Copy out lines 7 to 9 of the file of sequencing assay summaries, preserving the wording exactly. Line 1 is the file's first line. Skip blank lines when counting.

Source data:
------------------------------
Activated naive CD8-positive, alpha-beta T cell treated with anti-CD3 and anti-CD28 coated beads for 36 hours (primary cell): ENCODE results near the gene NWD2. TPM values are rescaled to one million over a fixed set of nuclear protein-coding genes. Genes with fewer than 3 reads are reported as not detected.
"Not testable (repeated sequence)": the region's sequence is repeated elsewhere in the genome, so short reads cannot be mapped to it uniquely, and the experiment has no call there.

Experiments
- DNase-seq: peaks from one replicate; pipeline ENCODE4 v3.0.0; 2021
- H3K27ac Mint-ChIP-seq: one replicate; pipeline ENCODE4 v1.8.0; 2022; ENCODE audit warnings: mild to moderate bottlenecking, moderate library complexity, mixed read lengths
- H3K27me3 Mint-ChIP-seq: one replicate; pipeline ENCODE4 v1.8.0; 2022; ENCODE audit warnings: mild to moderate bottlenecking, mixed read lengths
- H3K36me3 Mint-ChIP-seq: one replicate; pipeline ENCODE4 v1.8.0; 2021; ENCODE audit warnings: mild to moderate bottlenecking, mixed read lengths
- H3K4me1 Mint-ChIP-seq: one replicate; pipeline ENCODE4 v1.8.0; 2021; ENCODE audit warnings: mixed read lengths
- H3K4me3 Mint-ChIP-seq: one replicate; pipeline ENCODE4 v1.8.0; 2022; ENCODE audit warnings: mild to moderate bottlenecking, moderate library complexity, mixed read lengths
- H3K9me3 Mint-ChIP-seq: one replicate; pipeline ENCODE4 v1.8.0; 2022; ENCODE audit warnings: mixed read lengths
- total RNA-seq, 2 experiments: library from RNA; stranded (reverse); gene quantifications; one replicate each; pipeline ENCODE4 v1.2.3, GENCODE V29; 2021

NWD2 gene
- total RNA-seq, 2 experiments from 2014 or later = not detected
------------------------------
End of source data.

- H3K36me3 Mint-ChIP-seq: one replicate; pipeline ENCODE4 v1.8.0; 2021; ENCODE audit warnings: mild to moderate bottlenecking, mixed read lengths
- H3K4me1 Mint-ChIP-seq: one replicate; pipeline ENCODE4 v1.8.0; 2021; ENCODE audit warnings: mixed read lengths
- H3K4me3 Mint-ChIP-seq: one replicate; pipeline ENCODE4 v1.8.0; 2022; ENCODE audit warnings: mild to moderate bottlenecking, moderate library complexity, mixed read lengths